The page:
Implement In-App Messaging on Android

To use certain in-app messaging features, such as button actions, some SDK configurations are needed. The following sections describe these configurations.

Marketers can configure the action that occurs when an end user taps a button on an in-app message. The SDK handles actions for Notification Settings and Location Settings, while actions for Web URL and App URL require that you implement UrlHandler as a new SDK initialization method.

The following example shows how you can configure the SDK to handle button clicks in in-app messages.

To control aspects of message display and to get information about the in-app message display lifecycle, use the SDK’s optional in-app messaging EventListener

After the SDK’s initialization is complete, you can register your in-app message EventListener with InAppMessageManager.

The didShowMessage and didCloseMessage callback methods help ensure that you can appropriately manage your app’s view state. In-app messages are shown in an activity controlled by the SDK within your app’s activity stack. Your app is required to respond to a view appearing or disappearing.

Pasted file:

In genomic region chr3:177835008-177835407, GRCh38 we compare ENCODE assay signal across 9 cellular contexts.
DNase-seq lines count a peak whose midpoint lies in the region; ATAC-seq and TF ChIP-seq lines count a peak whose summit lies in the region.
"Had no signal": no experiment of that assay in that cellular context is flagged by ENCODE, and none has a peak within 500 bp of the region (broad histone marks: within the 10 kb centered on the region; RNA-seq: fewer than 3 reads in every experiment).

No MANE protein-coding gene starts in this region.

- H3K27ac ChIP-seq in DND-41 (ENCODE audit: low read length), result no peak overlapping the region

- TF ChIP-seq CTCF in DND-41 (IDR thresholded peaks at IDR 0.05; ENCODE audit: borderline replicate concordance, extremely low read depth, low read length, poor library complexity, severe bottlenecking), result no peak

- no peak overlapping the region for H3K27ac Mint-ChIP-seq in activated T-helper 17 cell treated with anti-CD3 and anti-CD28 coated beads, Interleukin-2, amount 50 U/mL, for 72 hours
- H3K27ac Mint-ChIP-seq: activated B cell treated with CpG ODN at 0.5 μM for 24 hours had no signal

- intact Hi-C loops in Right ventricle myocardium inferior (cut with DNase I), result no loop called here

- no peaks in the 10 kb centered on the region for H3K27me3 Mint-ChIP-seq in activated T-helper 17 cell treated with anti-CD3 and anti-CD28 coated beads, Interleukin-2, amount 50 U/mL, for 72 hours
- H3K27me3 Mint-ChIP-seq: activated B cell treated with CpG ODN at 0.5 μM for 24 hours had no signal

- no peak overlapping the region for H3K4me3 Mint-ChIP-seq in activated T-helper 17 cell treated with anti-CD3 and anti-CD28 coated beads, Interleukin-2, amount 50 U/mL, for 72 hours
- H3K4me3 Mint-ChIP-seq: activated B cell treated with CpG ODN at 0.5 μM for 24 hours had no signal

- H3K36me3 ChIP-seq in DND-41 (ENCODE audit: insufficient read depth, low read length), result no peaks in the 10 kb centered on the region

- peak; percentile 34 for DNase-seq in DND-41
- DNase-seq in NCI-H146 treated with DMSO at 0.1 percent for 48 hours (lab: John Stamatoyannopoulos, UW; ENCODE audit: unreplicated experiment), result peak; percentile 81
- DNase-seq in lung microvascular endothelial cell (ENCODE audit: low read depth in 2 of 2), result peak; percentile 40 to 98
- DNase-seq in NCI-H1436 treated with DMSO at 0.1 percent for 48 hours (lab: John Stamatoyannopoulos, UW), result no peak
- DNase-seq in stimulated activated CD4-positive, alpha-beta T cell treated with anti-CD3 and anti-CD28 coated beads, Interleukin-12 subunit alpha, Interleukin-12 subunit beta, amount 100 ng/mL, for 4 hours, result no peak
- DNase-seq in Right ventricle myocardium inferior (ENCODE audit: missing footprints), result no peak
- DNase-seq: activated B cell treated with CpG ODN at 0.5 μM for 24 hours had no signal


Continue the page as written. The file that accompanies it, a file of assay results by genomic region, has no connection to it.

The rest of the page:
didShowMessage is invoked when the in-app message is initially presented.


didCloseMessage is invoked after the user closes the message.

You can delay or prevent an in-app message’s display. For example, you can choose to prevent an in-app message from displaying during the loading process, sign-in flow, and other situations. To prevent or delay message display, set the shouldShowMessage method to return false.

Furthermore, you can capture data of any in-app message and use it for displaying the specific message at a later time. For example, you can present the message after an end user has successfully signed in by capturing the ID of the message and showing that message later, as shown in the following example.

By default, in-app messages use your device’s system font. However, you can override the default font face to customize the appearance of an in-app message's title, body, and button labels.

You can’t alter the font size since the message’s design defines it.

To set the display font, pass the SDK a valid TypeFace for the device’s installed fonts, or your app’s custom fonts as shown in the following example.

The SDK doesn’t use AppCompatActivity and can’t inherit your app’s status bar color automatically. Instead, you must define a custom status bar color. The SDK applies this color on Android API versions that support the status bar color, which is Lollipop and newer.